From a routine eye appointment to clinical trial at GOSH

Aaliyah joined the trial after being referred for an MRI scan following a routine eye appointment. The MRI scan showed a tumour and Aaliyah was referred to Addenbrooke’s Hospital and then to GOSH.

Operating wasn’t possible and so after a year of ‘watch and wait’, the family were offered to join the TADPOLE0G trial at GOSH.

Mum Amie spent a lot of time researching the options, including speaking to other families. In 2020 they decided to join the randomized trial and Aaliyah was given Dabafenib and Trametinib, instead of chemotherapy.

She said: “We got a letter about a six-month eye check-up. We didn’t think we needed it as Aaliyah didn’t need glasses, but I thought I should ring just in case. She didn’t have any other symptoms at all, so we were so shocked – how could there by a tumour without causing any problems.

Aaliyah out for the day with her family.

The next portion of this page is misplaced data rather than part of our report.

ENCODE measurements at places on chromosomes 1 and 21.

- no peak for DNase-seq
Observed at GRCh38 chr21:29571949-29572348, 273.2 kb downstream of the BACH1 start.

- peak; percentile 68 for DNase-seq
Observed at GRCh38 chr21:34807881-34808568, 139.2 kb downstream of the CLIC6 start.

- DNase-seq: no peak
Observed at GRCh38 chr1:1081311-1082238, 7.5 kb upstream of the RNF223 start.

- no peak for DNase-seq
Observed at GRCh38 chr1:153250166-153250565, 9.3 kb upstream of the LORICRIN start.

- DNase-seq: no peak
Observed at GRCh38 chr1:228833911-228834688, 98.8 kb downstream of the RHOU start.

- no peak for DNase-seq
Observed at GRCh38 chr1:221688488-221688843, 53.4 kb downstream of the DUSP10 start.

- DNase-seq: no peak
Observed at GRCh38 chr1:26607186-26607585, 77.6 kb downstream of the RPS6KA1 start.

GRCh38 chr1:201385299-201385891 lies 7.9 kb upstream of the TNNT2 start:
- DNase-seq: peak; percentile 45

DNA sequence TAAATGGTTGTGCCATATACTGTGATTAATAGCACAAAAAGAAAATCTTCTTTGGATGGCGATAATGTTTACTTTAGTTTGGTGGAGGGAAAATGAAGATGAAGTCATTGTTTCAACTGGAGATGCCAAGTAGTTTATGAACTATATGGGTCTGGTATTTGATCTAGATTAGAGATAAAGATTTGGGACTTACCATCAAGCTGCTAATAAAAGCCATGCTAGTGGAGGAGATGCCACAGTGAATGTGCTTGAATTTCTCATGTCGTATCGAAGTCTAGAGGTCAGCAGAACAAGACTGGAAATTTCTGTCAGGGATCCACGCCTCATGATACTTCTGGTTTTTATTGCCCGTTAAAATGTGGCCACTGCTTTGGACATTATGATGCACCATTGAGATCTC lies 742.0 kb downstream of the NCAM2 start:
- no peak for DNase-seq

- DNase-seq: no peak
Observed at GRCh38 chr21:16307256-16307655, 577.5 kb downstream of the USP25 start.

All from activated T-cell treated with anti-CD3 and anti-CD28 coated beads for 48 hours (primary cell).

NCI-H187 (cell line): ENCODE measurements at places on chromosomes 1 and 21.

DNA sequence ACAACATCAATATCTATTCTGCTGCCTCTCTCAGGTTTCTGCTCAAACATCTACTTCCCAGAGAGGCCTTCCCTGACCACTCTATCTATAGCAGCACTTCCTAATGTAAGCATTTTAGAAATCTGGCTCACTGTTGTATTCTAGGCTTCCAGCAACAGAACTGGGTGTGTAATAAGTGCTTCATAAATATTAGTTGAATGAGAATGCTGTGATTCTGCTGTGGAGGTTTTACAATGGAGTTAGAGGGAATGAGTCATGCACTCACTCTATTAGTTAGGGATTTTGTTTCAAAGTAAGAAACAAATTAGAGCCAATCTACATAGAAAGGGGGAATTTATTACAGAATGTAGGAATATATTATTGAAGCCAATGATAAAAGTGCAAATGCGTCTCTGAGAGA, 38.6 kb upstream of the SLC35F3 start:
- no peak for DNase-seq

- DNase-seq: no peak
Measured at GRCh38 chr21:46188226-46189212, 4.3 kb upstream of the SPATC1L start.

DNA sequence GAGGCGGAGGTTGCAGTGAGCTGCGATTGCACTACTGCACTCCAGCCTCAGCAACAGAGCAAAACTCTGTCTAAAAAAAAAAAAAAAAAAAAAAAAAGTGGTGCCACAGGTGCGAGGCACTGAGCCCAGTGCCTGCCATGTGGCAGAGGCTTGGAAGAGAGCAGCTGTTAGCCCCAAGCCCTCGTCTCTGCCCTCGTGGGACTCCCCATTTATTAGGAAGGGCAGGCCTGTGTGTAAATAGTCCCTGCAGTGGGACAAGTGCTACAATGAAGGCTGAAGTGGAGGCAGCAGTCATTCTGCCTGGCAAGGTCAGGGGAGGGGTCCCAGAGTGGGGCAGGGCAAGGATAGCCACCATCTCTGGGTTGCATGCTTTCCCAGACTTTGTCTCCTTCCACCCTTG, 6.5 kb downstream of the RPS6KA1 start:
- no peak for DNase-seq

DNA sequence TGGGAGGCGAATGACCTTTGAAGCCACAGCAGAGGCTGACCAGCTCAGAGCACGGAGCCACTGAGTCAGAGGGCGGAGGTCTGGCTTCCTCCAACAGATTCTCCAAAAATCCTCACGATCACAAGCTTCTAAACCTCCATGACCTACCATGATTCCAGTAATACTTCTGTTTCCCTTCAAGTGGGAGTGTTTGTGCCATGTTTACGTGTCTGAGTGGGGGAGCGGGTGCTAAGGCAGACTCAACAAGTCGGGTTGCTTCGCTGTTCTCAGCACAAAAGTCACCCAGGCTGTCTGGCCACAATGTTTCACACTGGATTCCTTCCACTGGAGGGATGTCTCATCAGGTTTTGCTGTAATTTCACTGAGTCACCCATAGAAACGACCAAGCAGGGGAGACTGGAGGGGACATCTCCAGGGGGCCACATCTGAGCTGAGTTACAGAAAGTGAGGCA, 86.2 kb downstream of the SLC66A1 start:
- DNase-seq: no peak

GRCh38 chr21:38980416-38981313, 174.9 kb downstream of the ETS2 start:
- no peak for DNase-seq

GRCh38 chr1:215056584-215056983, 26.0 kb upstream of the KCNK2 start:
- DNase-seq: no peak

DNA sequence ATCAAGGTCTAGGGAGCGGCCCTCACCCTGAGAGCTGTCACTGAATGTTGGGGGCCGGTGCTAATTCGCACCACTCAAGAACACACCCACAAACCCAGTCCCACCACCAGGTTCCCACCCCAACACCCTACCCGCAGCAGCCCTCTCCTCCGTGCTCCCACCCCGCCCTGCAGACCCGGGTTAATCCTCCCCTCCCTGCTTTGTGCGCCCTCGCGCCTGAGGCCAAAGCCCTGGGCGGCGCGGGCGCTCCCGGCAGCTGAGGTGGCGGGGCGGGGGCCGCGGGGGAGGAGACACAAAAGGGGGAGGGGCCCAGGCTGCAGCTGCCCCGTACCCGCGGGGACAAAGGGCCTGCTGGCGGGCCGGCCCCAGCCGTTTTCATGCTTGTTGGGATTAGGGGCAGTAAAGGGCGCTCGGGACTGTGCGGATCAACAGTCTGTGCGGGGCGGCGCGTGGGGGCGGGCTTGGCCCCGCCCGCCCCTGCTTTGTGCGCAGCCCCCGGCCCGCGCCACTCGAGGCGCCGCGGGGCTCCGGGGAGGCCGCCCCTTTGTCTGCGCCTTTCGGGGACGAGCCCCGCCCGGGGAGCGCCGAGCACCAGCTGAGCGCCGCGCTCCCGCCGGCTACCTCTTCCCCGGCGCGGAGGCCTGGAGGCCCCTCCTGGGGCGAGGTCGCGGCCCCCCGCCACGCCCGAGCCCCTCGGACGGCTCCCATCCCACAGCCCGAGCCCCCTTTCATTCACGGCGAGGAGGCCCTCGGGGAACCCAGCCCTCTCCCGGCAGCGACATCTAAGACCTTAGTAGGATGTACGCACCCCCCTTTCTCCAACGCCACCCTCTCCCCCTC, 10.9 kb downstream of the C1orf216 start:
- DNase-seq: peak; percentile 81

Aaliyah out for the day with her family, with her treatment now provided by tablets twice a day

“Three months after we started the trial, we had an MRI. That was the first time I felt able to look at the scans. When I saw the before and after, that was probably the day a massive weight was lifted off my shoulders. I didn’t expect it to shrink that much, I knew we’d made the right decision.”

Aaliyah, 12, spoke about the difference the trial has made to her everyday life. She said:

“I’m able to just take tablets twice a day and go to the hospital every few months, rather than be in hospital to have chemotherapy. I’ve been able to start secondary school with my friends and go to pretty much all my lessons. I’ve also been able to be at home, rather than staying in hospital for treatment, and carry on my hobbies such as majorette.